• A global or static array will be (usually)created on bss/data segments.
  • A dynamically created array will be created on the heap.

For declaring an array in heap we use the malloc function under the stdlib header file.

Here is an example of the syntax where A is an int type array of size n:



  • A one-dimensional array is like a list; A two dimensional array is like a table; The C language places no limits on the number of dimensions in an array, though specific implementations may.
  • Some texts refer to one-dimensional arrays as vectors, two-dimensional arrays as matrices, and use the general term arrays when the number of dimensions is unspecified or unimportant.
  • Two types of arrays in C are statically allocated and dynamically allocated. The size and number of dimensions of statically allocated arrays are known at compile time. On the other hand, dynamically allocated are allocated on the heap at run time and require a call to malloc.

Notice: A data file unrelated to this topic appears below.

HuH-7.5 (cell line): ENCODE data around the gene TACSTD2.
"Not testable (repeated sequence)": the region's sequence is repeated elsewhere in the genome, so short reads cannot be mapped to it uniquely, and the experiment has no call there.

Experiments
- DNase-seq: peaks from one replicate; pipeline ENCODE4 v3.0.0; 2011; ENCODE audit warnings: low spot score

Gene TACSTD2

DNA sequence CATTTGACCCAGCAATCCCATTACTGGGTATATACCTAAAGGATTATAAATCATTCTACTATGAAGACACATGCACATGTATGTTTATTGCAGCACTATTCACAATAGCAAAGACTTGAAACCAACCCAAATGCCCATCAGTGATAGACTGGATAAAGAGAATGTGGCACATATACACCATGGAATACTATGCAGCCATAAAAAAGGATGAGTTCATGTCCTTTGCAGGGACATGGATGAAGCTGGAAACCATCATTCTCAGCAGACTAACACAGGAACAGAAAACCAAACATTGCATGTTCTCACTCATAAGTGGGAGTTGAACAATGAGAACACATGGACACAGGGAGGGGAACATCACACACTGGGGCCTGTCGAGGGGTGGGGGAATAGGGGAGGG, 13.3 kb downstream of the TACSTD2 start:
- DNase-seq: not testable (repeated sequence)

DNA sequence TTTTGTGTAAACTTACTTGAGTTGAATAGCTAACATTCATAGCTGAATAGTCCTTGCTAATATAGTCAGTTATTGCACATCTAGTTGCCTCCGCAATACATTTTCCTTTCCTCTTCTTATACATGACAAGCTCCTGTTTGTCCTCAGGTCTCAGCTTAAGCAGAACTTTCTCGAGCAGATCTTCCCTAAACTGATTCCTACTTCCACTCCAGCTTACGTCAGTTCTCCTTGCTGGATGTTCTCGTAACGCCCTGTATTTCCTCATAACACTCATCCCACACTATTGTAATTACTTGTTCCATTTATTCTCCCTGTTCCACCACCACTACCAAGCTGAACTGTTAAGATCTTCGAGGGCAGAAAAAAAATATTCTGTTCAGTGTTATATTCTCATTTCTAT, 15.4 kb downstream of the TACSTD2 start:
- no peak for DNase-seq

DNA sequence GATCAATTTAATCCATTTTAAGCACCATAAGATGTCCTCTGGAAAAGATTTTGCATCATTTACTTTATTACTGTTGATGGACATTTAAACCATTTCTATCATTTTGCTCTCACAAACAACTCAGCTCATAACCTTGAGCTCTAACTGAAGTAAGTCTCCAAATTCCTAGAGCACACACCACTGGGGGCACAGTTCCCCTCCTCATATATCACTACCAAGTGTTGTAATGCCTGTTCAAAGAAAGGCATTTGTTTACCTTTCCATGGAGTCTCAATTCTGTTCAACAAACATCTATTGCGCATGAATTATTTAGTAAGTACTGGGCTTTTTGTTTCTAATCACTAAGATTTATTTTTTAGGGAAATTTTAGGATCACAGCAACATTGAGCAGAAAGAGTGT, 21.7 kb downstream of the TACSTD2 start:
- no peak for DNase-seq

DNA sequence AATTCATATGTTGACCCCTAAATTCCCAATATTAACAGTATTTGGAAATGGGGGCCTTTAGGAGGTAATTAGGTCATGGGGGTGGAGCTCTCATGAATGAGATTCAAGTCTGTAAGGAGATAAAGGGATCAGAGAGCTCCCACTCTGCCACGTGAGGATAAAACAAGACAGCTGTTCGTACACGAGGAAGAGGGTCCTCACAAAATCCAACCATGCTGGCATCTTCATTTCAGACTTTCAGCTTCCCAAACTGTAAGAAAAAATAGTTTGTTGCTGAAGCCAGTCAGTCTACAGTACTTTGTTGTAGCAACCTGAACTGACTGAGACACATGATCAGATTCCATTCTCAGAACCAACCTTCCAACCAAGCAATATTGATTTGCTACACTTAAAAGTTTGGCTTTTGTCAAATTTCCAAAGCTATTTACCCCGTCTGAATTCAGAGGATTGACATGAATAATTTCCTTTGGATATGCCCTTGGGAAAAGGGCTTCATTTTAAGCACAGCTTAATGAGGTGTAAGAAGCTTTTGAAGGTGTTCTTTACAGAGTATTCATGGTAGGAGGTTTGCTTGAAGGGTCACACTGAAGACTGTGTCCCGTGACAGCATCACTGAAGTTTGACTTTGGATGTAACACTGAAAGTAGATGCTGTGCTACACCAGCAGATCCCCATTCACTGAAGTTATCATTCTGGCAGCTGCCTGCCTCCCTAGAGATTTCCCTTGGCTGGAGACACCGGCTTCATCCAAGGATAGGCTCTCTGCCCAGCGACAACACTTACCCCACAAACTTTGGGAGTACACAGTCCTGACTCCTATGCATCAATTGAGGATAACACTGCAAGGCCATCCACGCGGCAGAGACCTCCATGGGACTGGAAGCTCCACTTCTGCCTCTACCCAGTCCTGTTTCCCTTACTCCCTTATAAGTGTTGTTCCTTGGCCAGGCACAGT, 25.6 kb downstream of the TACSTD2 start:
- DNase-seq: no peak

Multi-dimensional Arrays in C

C also supports multi-dimensional arrays.

datatype name[size1][size2]...[sizeN] ;

Two-dimensional arrays are common and can be initialized using the following syntax. One can logically think of the first index as rows and the second index as columns. This example has 2 rows and 5 columns.

int arr[2][5] = {0, 1, 2, 3, 4, 5, 6, 7, 8, 9};

We can also declare the two-dimensional array without giving the number of rows, but the number of columns is a must.

example: int arr[][5] – here the number of rows is variable

To access the element arr[i][j] we can also denote it by *(arr+i*n+j),where n is the number of columns